Keiser, S., Flück, D., Hüppin, F., Stravs, A., Hilty, M. P., and Lundby, C. (2015). Heat training increases exercise capacity in hot but not in temperate conditions: a mechanistic counter-balanced cross-over study. Am. J. Physiol. Heart Circ. Physiol. 309, H750–H761. doi: 10.1152/ajpheart.00138.2015

PubMed Abstract | CrossRef Full Text | Google Scholar

Lewis, B. M., Lin, T.-H., Noe, F. E., Hayford-Welsing, E. J., and Flaherty, E. (1959). The measurement of pulmonary diffusing capacity for carbon monoxide by a rebreathing method. J. Clin. Invest. 38, 2073–2086. doi: 10.1172/JCI103985

PubMed Abstract | CrossRef Full Text | Google Scholar

Mancini, D. M., Katz, S. D., Lang, C. C., LaManca, J., Hudaihed, A., and Androne, A. S. (2003). Effect of erythropoietin on exercise capacity in patients with moderate to severe chronic heart failure. Circulation 107, 294–299. doi: 10.1161/01.CIR.0000044914.42696.6A

PubMed Abstract | CrossRef Full Text | Google Scholar

Metropolis, N., and Ulam, S. (1949). The monte carlo method. J. Am. Stat. Assoc. 44, 335–341. doi: 10.1080/01621459.1949.10483310

CrossRef Full Text | Google Scholar

Miller, W. L., and Mullan, B. P. (2014). Understanding the heterogeneity in volume overload and fluid distribution in decompensated heart failure is key to optimal volume management: role for blood volume quantitation. JACC Heart Fail. 2, 298–305. doi: 10.1016/j.jchf.2014.02.007

PubMed Abstract | CrossRef Full Text | Google Scholar

Ng’ang’a, L. W., Ernst, P., Jaakkola, M. S., Gerardi, G., Hanley, J. H., and Becklake, M. R. (1992). Spirometric lung function: distribution and determinants of test failure in a young adult population. Am. Rev. Respir. Dis. 145, 48–52. doi: 10.1164/ajrccm/145.1.48

PubMed Abstract | CrossRef Full Text | Google Scholar

Ryan, B. J., Wachsmuth, N. B., Schmidt, W. F., Byrnes, W. C., Julian, C. G., Lovering, A. T., et al. (2014). AltitudeOmics: rapid hemoglobin mass alterations with early acclimatization to and de-acclimatization from 5260 m in healthy humans. PLoS One 9:e108788. doi: 10.1371/journal.pone.0108788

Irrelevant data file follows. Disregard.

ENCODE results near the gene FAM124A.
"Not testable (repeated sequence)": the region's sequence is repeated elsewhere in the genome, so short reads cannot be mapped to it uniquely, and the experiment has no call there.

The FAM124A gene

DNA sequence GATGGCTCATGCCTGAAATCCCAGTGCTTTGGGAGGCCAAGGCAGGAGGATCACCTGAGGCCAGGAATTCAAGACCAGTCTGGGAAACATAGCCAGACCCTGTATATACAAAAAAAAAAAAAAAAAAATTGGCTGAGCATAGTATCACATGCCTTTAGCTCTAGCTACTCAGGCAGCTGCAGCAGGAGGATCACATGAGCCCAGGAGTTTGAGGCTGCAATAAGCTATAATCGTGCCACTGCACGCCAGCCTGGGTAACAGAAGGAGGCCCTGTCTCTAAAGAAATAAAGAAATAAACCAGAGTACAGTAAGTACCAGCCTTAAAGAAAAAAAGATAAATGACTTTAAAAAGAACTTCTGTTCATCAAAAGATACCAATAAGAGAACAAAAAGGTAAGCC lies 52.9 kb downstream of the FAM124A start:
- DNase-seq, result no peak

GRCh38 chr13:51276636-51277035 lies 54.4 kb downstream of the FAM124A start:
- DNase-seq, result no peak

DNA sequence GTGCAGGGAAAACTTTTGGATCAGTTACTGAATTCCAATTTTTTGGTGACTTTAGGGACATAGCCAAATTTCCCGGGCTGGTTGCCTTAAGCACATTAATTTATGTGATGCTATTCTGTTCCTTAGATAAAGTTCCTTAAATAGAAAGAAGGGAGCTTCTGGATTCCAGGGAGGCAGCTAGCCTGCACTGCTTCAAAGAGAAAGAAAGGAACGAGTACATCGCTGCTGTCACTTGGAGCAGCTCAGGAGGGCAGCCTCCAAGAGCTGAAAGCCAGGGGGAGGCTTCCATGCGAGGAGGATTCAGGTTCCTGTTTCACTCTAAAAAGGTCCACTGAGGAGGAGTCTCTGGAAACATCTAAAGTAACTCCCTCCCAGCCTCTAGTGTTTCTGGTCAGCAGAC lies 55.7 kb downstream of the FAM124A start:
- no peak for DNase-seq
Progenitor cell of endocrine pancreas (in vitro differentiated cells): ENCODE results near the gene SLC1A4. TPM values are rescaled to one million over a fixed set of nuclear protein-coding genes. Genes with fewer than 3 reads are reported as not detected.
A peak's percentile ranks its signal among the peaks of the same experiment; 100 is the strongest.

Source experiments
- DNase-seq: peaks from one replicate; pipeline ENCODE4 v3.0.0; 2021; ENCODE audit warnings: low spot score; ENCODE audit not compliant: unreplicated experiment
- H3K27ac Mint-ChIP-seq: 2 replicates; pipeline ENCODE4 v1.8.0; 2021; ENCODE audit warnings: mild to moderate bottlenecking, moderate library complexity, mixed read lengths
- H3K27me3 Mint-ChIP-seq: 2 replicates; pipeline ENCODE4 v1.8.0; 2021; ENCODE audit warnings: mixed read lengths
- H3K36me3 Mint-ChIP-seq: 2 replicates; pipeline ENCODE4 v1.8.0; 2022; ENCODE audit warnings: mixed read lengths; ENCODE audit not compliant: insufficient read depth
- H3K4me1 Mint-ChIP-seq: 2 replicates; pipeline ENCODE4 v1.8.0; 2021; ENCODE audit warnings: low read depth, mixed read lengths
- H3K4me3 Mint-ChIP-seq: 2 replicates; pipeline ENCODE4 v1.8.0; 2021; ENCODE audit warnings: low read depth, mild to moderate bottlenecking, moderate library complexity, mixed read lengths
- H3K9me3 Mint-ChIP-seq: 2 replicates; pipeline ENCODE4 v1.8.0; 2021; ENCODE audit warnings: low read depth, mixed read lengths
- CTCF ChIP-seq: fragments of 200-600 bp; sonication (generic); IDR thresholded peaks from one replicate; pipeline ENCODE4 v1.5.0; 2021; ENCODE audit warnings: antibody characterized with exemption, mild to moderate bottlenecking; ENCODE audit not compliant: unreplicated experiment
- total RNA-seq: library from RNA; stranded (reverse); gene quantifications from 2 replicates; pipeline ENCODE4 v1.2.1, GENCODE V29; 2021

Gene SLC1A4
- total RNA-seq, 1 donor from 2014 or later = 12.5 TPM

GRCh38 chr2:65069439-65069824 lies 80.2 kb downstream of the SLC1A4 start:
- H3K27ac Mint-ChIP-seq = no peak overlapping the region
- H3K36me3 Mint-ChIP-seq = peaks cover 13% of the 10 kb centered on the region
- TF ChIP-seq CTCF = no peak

PubMed Abstract | CrossRef Full Text | Google Scholar

Saunders, P. U., Ahlgrim, C., Vallance, B., Green, D. J., Robertson, E. Y., Clark, S. A., et al. (2010). An attempt to quantify the placebo effect from a three-week simulated altitude training camp in elite race walkers. Int. J. Sports Physiol. Perform. 5, 521–534. doi: 10.1123/ijspp.5.4.521

PubMed Abstract | CrossRef Full Text | Google Scholar

Saunders, P. U., Garvican-Lewis, L. A., Schmidt, W. F., and Gore, C. J. (2013). Relationship between changes in haemoglobin mass and maximal oxygen uptake after hypoxic exposure. Br. J. Sports Med. 47(Suppl. 1), i26–i30. doi: 10.1136/bjsports-2013-092841

PubMed Abstract | CrossRef Full Text | Google Scholar

Schmidt, W., and Prommer, N. (2005). The optimised CO-rebreathing method: a new tool to determine total haemoglobin mass routinely. Eur. J. Appl. Physiol. 95, 486–495. doi: 10.1007/s00421-005-0050-3

PubMed Abstract | CrossRef Full Text | Google Scholar

Simonneau, G., Gatzoulis, M. A., Adatia, I., Celermajer, D., Denton, C., Ghofrani, A., et al. (2013). Updated clinical classification of pulmonary hypertension. J. Am. Coll. Cardiol. 62, D34–D41. doi: 10.1016/j.jacc.2013.10.029

PubMed Abstract | CrossRef Full Text | Google Scholar

Keywords: CO rebreathing, hemoglobin mass, plasma volume determination, red cell volume determination, blood volume determination, heart failure

Citation: Ahlgrim C, Birkner P, Seiler F, Grundmann S, Baumstark MW, Bode C and Pottgiesser T (2018) Applying the Optimized CO Rebreathing Method for Measuring Blood Volumes and Hemoglobin Mass in Heart Failure Patients. Front. Physiol. 9:1603. doi: 10.3389/fphys.2018.01603

Received: 03 June 2018; Accepted: 25 October 2018;
Published: 12 November 2018.

Edited by:

Gabriele Giacomo Schiattarella, Università degli Studi di Napoli Federico II, Italy

Reviewed by:

Alberto Giannoni, Fondazione Toscana Gabriele Monasterio (CNR), Italy
Janos Paloczi, National Institutes of Health (NIH), United States

Copyright © 2018 Ahlgrim, Birkner, Seiler, Grundmann, Baumstark, Bode and Pottgiesser. This is an open-access article distributed under the terms of the Creative Commons Attribution License (CC BY). The use, distribution or reproduction in other forums is permitted, provided the original author(s) and the copyright owner(s) are credited and that the original publication in this journal is cited, in accordance with accepted academic practice. No use, distribution or reproduction is permitted which does not comply with these terms.

*Correspondence: Christoph Ahlgrim, christoph.ahlgrim@uniklinik-freiburg.de